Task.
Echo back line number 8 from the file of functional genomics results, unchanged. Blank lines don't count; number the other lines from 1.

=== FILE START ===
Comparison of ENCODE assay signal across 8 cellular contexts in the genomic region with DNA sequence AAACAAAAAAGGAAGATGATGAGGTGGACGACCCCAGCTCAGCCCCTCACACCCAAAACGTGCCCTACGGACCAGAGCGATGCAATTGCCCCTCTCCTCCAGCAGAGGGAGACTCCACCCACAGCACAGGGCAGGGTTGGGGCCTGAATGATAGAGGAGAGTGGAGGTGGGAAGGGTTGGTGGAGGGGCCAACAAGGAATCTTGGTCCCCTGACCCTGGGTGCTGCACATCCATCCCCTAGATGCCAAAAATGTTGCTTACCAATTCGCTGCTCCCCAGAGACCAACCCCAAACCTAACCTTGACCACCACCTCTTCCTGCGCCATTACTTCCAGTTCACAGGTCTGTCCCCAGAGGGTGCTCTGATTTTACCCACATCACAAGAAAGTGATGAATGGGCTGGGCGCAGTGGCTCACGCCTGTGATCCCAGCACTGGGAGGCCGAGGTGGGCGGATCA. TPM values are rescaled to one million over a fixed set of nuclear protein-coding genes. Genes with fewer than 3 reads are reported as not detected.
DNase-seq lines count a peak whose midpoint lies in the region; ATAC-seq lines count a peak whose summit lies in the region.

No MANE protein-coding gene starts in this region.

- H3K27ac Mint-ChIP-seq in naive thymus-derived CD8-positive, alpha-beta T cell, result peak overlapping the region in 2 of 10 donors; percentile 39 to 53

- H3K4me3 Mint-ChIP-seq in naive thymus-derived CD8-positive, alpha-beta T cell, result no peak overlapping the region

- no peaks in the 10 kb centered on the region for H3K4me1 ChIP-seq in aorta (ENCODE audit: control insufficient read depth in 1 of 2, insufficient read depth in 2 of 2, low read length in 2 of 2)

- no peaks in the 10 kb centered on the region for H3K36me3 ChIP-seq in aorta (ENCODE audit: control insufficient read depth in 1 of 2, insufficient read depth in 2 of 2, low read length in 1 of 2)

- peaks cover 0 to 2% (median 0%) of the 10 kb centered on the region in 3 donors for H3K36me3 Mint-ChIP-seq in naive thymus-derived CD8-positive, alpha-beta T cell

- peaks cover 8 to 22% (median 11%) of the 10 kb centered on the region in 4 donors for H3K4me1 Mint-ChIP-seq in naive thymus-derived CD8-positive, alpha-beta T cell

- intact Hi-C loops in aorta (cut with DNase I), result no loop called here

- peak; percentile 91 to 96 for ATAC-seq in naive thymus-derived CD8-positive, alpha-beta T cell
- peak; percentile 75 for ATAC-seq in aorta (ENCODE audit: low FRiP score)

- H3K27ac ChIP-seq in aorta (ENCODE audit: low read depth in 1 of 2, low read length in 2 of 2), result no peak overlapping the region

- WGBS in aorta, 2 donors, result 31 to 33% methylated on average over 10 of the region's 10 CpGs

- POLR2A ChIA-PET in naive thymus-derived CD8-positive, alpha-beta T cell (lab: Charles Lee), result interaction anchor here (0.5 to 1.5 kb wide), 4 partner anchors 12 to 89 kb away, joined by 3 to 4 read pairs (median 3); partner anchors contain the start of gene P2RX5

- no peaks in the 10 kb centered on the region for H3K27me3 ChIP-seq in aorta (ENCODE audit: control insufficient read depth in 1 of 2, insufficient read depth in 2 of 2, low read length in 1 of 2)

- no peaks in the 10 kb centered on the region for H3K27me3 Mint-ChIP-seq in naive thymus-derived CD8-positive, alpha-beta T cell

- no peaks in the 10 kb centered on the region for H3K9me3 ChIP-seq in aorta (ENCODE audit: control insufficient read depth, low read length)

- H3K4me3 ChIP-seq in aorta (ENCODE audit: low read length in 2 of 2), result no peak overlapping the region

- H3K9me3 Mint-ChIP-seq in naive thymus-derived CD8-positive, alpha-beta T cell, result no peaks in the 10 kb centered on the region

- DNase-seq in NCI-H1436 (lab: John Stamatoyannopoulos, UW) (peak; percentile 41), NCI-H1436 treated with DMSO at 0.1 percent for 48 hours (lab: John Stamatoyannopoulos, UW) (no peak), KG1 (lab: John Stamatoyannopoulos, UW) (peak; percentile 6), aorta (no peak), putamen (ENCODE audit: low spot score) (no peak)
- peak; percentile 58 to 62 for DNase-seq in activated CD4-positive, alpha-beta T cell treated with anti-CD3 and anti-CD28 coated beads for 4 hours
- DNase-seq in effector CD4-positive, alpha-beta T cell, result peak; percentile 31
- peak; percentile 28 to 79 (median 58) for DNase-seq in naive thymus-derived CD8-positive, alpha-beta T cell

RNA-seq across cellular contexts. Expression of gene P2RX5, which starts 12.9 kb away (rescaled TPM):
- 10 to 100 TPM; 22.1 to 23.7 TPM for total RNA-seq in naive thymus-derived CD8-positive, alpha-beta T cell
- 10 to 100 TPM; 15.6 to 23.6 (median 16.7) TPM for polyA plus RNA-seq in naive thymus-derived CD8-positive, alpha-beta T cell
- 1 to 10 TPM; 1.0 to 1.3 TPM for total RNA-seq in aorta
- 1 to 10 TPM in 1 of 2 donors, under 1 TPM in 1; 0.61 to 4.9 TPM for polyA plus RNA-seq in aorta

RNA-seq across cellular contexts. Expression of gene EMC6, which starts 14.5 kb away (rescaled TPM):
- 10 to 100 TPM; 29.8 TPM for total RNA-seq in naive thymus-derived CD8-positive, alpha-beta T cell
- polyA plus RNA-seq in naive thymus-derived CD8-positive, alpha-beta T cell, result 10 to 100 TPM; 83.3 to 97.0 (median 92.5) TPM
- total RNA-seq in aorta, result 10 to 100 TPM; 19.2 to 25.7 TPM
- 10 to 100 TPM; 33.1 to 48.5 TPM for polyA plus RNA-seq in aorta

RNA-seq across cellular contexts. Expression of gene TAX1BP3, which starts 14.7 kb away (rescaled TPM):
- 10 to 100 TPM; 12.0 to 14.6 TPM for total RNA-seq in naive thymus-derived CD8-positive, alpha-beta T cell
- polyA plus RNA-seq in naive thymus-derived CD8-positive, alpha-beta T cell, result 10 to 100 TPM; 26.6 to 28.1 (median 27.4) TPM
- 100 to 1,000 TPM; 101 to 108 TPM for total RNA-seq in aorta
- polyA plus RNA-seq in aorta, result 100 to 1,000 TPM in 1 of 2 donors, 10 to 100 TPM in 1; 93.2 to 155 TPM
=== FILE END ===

- peaks cover 0 to 2% (median 0%) of the 10 kb centered on the region in 3 donors for H3K36me3 Mint-ChIP-seq in naive thymus-derived CD8-positive, alpha-beta T cell